Recent global events have had a considerable impact on all businesses, but Australia’s construction and manufacturing industry appears particularly hard hit and is struggling to manage the volatility. Companies have collapsed, prices continue to rise, and skilled labour and materials are in short supply.
The price increases that manufacturers face are cascading through the supply chain and have truly begun to impact the end consumer.
“The construction industry has always been fast-paced, but the supply chain crisis and price volatility has made it even more difficult to manage, has increased stress and pressure on project teams and is really testing each business’ resilience,” said John Wallace, Fairview’s state sales manager – Victoria.
Transport and Supply Chain Challenges
It has been an exceedingly difficult period in supply chain and logistics, with terminal and port congestions causing excessive delays, which are not expected to ease in the near future.
In terms of local freight and logistics, increased fuel and AdBlue prices along with driver shortages are putting additional pressure on stock access.
What trends are we noticing?
- Customers are becoming more selective about which projects they are pursuing, choosing projects that they can be more confident of a successful completion.
- Project procurement is commencing almost 12 months earlier than we have ever seen before, to allow time to gather supplies and place orders.
- Contractors are scrambling to get hold of all supplies for future projects before their competitors. This has seen an increase in warehouse construction and rentals where these contractors are stockpiling supplies, and placing further strain on relationships between suppliers and loyal customers.
- Increased level of research into alternate materials.
- More collaboration between stakeholders to share the project vision and firm up a heathy supply of reliable resources. The view is to create resilient supply chains to achieve less fragmentation in the industry.
- Demand for skilled workers – the construction industry is in grave demand for skilled trades to guarantee that projects are completed on time, on budget, and in a compliant manner.
- Sourcing of materials closer-to-home to reduce reliance on importing.
- Internal focus on building trained and resilient organisational cultures where staff are engaged in resolving problems and are given time and training to develop innovative thinking.
Joe Bousquin, senior reporter of the Construction Dive reports: “Supply shortages, worsened by surging demand, have led to the largest annual spike of input prices to construction since 1987, when data collection began”.
Drivers of Product Price Volatility
Many product suppliers within the construction industry are contending with aggressive cost pressures associated with the price of aluminium. This has been driven by several factors:
High USA and global demand generally for aluminium: This is particularly a result of government efforts to kick-start economies post-COVID. International aluminium stocks are now at critically low levels.
Increasing input costs: Energy costs are about 35% of the cost of manufacturing aluminium. Europe and China have seen significant increases in the cost of energy. Additionally, a coup in Guinea late last year and recent export restrictions in Indonesia have increased supply risk and cost of Bauxite, the main commercial ore for aluminium. Bauxite is about 25% of the cost of aluminium.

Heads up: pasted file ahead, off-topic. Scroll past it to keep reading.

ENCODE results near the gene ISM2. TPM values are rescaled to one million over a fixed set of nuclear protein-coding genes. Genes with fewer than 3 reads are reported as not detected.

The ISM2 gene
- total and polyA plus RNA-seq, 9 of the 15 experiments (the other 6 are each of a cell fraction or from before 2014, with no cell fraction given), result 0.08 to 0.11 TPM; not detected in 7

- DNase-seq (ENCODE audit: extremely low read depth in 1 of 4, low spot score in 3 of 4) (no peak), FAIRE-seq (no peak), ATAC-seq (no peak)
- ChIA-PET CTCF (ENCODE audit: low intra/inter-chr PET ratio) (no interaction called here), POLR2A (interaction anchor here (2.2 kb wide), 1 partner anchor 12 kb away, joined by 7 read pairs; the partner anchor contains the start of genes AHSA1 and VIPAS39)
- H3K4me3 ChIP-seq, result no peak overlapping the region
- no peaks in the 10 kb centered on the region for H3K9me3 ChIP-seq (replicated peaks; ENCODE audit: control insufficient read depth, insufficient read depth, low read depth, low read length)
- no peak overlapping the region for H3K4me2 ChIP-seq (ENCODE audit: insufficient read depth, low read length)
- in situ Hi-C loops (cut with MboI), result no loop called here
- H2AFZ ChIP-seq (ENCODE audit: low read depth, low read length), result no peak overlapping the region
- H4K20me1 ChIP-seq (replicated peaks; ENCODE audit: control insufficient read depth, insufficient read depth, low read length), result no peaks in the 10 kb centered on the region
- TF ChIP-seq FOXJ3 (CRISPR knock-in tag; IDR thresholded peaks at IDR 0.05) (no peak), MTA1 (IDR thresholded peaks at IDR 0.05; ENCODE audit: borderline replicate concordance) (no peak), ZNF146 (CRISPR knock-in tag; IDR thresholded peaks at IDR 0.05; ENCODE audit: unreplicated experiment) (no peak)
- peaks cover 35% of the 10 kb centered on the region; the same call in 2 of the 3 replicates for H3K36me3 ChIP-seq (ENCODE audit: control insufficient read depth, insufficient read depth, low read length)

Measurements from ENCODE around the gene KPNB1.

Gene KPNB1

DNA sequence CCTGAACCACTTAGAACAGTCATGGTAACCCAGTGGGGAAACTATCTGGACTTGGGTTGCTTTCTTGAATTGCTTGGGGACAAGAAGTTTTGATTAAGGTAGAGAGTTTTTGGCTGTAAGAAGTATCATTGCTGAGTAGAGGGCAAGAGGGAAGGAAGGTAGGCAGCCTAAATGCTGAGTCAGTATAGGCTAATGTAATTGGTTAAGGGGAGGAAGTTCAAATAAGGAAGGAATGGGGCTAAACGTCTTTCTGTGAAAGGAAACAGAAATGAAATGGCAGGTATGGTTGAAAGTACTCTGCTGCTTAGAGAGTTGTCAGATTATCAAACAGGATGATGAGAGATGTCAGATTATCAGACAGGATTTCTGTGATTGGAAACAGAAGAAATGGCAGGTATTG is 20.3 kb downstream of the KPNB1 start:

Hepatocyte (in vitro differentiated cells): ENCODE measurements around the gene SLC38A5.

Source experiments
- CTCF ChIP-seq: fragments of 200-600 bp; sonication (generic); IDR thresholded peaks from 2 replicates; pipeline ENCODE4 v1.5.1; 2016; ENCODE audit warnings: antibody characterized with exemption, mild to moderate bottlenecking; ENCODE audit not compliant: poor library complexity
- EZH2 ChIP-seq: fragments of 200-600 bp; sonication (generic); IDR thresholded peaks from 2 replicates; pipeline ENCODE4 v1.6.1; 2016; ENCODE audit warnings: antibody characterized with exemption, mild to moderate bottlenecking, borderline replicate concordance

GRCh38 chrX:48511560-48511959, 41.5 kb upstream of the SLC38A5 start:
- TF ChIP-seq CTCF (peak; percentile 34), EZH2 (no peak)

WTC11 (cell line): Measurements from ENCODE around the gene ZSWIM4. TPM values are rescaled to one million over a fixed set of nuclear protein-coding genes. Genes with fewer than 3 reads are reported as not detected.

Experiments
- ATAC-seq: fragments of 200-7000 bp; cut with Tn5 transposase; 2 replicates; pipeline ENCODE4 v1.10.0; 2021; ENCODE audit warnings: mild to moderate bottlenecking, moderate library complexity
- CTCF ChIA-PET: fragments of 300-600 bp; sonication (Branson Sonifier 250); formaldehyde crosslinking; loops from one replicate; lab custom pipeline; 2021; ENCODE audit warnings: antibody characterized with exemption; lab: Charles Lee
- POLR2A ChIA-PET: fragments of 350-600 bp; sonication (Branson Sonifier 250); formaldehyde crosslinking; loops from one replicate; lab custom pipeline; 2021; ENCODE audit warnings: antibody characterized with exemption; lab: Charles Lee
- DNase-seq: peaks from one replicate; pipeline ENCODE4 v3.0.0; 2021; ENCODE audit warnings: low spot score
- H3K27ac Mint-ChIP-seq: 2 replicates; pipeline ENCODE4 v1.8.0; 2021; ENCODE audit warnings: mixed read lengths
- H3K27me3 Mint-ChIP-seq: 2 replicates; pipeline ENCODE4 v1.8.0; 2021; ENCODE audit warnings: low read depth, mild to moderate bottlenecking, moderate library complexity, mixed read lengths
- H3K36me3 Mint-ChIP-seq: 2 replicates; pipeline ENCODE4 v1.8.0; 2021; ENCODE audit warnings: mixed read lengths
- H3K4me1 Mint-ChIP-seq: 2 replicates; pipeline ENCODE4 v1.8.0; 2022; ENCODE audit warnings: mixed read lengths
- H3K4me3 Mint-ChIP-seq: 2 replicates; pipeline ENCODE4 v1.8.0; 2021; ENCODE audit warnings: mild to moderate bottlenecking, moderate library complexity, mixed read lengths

Reduced global production: Despite high aluminium pricing, high energy costs have forced several smelters in Europe and China to shut down or significantly reduce capacity in recent months. Emission targets in China are further limiting production capacity, and China is now a net importer of aluminium after having been a net exporter for decades.
Ukraine crisis: Russia is the third largest aluminium producing country after China and India. While there are no sanctions on Russian aluminium specifically, the overall sanctions are significantly impacting their ability to do business with other nations, driving up aluminium and energy costs. Ukraine refineries supply about 20% of the Alumina for Russia.
Aluminium pricing has increased considerably since 1 Jan 2022; unfortunately there appears to be little to prevent ongoing price volatility caused by these drivers.
In light of price pressures, some contractors are opting for on-site painted fibre cement. While it helps to achieve a cost saving, this is an enormous compromise on the aesthetic and performance of the façade when there are many cost-effective alternatives available.
With Vitracore G2, there is no compromise on design. Vitracore G2 uses the tried and tested specialist technology PPG coating system so it is available in the same extensive colour range as Fairview’s leading solid aluminium panel, Vitradual.
Vitracore G2 also contains 50% less aluminium than solid aluminium products and is thus, not as heavily impacted by price fluctuations. Vitracore G2 is the most stringently tested product of its kind, is 100% safe and compliant, deemed non-combustible and is the perfect product for both new builds and to replace combustible cladding.
The limitless range of finish options, including solid, metallic, and multi-layer finishes such as spectra, chromatic, woodgrain, brushed, and natural look, is unmatched and provides you with a solution for any design intent.
In addition, Fairview supplies a range of non-aluminium products including:
- CeramaPANEL – through-coloured fibre cement panel (QLD and VIC)
- Vitraloc – roll-formed steel
- Argeton – terracotta ventilated façade system
- Equitone – through-coloured fibre cement (NSW and ACT)
We are committed to helping you make confident cladding choices.
To learn more about Fairview’s range of solutions, order a sample or discuss what the industry’s supply and price challenges mean for you and your project, please contact our friendly team.